Another cause of inflation is an elevation of the money supply, which can be measured by the St. Louis Fed’s “M2” indicator. The St. Louis Fed chart below shows that after the meteoric rise in money supply beginning in 2020, the money supply started to fall in 2022 and is continuing to fall into 2023. The Federal Reserve's rapid increase in interest rates, coupled with an exodus from Quantitative Easing (QE) and a return to Quantitative Tightening (QT), has shrunken the Federal Reserve’s balance sheet and dried up excess liquidity in the markets. We expect this reduction in the money supply to continue in 2023, as the Federal Reserve remains committed to holding rates at an elevated level and to Quantitative Tightening.
Inflation also increased as a result of wages being driven by an exceptionally tight labor market. The forces of supply and demand took hold in the labor market throughout 2020, 2021, and into 2022, with the demand for workers far outpacing the supply of available workers. As such, when demand is greater than supply, prices increase, and inflation inevitably follows. However, 2022 bore witness to massive interest rate increases that brought mortgage rates up and caused real estate and mortgage markets to begin layoffs in their workforces during the middle of 2022. The next leg of layoffs occurred in companies that saw outsized growth due to the pandemic, such as Zoom and Peloton. These companies rapidly increased their staff counts in the second half of 2020, throughout 2021, and into the beginning of 2022. With a restrictive monetary environment and an overall lack of liquidity, these once-profitable companies began reducing headcounts in 2022 and will likely continue to do so in 2023.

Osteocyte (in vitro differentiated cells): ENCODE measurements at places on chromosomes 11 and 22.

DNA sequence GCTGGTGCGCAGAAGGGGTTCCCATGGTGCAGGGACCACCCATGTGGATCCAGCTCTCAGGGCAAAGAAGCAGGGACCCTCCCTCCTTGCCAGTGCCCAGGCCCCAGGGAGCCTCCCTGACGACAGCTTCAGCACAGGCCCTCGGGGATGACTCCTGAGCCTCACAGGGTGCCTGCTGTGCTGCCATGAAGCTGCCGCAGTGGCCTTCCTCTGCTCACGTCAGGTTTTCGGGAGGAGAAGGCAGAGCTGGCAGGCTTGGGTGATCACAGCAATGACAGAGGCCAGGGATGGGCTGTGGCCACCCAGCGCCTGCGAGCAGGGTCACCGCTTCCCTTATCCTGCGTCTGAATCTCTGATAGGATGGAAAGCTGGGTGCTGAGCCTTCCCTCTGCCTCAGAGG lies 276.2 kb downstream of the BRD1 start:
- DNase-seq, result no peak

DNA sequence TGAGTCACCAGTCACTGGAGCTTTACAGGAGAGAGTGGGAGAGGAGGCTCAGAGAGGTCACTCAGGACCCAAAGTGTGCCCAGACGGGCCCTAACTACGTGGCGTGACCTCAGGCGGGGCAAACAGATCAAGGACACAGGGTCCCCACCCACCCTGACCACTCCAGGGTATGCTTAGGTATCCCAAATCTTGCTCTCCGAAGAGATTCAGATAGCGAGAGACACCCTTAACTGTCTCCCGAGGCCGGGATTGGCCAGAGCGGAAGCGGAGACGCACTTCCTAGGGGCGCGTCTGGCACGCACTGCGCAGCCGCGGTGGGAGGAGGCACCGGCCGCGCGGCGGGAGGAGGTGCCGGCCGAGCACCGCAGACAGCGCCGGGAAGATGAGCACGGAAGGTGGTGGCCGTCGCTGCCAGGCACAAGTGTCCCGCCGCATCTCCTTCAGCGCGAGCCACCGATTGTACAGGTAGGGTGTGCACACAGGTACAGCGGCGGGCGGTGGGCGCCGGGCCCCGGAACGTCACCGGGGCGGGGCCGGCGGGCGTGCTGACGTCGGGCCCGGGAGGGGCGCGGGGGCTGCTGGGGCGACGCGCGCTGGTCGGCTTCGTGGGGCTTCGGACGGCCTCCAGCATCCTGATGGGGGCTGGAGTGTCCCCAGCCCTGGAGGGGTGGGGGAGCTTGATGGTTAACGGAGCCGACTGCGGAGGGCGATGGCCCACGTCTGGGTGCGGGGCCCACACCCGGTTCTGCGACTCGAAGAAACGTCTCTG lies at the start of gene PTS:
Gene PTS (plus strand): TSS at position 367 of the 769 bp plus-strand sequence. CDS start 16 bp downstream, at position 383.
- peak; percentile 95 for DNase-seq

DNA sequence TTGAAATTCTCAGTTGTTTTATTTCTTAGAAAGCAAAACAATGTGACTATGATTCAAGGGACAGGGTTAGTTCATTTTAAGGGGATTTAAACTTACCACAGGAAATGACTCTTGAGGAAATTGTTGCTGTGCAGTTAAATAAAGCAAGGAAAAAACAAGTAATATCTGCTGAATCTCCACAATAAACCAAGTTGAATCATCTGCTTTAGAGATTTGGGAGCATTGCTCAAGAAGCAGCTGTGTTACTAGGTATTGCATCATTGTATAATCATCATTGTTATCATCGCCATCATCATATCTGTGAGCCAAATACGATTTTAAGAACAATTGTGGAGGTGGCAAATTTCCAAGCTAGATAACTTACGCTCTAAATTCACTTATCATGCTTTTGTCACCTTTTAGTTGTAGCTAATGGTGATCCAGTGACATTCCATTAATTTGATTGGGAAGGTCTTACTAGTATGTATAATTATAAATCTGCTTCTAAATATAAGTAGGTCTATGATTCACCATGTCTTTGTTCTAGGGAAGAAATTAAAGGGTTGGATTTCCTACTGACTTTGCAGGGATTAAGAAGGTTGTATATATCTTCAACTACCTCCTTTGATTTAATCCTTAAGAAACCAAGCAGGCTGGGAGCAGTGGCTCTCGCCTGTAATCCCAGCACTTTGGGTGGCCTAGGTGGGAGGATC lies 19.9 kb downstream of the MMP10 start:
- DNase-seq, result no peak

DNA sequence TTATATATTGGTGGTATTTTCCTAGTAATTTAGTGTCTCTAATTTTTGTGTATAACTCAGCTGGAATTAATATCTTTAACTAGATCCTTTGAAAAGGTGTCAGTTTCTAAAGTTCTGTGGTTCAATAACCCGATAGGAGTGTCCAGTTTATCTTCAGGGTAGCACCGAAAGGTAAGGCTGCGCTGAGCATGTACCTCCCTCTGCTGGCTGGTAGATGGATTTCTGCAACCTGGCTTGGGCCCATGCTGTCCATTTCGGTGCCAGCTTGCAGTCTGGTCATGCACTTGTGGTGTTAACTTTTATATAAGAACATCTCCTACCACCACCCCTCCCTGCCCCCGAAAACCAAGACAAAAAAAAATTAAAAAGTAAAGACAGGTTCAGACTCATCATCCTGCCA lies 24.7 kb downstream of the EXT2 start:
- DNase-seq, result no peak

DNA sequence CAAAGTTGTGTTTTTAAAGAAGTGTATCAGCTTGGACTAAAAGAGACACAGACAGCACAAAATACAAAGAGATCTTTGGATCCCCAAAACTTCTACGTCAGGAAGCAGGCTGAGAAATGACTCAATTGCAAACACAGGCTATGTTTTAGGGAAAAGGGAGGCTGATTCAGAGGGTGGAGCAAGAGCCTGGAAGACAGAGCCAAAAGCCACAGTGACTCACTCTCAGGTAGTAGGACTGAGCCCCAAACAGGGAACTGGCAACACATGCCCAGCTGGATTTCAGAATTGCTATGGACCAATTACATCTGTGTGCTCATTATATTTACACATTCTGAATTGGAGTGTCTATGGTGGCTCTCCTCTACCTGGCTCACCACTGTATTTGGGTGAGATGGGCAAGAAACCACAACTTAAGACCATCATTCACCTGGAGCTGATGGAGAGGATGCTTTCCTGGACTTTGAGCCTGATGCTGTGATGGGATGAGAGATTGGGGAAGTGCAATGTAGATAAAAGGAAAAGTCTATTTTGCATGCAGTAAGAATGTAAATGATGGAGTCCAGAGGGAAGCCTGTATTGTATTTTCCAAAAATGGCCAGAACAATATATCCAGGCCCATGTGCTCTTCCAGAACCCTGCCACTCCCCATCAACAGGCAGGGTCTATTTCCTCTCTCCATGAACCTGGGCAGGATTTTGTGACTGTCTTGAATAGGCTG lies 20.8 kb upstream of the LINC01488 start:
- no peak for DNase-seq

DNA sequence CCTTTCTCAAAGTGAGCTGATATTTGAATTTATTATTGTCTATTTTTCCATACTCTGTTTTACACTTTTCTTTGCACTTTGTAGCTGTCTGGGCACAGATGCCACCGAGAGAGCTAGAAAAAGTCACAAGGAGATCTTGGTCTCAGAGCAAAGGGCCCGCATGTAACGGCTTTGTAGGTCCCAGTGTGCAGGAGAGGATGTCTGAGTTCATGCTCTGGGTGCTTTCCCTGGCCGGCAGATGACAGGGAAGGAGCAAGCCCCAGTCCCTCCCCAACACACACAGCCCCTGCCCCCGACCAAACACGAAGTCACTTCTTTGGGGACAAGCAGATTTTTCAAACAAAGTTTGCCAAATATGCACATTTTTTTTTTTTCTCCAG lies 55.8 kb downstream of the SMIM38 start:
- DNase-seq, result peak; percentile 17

The fourth quarter of 2022 saw an acceleration of layoffs in technology and financial companies, as the impact of interest rate increases began to take hold across the broader market. However, these layoffs have not yet materially reduced wages, which is a key component of inflation and has complicated the overall macroeconomic picture. The chart below from the U.S. Department of Labor shows for the week ending January 14, seasonally adjusted initial unemployment claims were 190,000—a decrease of 15,000 from the previous week's unrevised level of 205,000 claims. The 4-week moving average was 206,000 claims—a decrease of 6,500 from the previous week's unrevised average of 212,500 claims. To see material decreases in persistent inflation, continued layoffs will have to occur to reduce upward wage pressures. This phenomenon is likely to occur in 2023 as tightening continues to work its way through markets, causing elevated layoffs.
2023: Navigating Through the Fog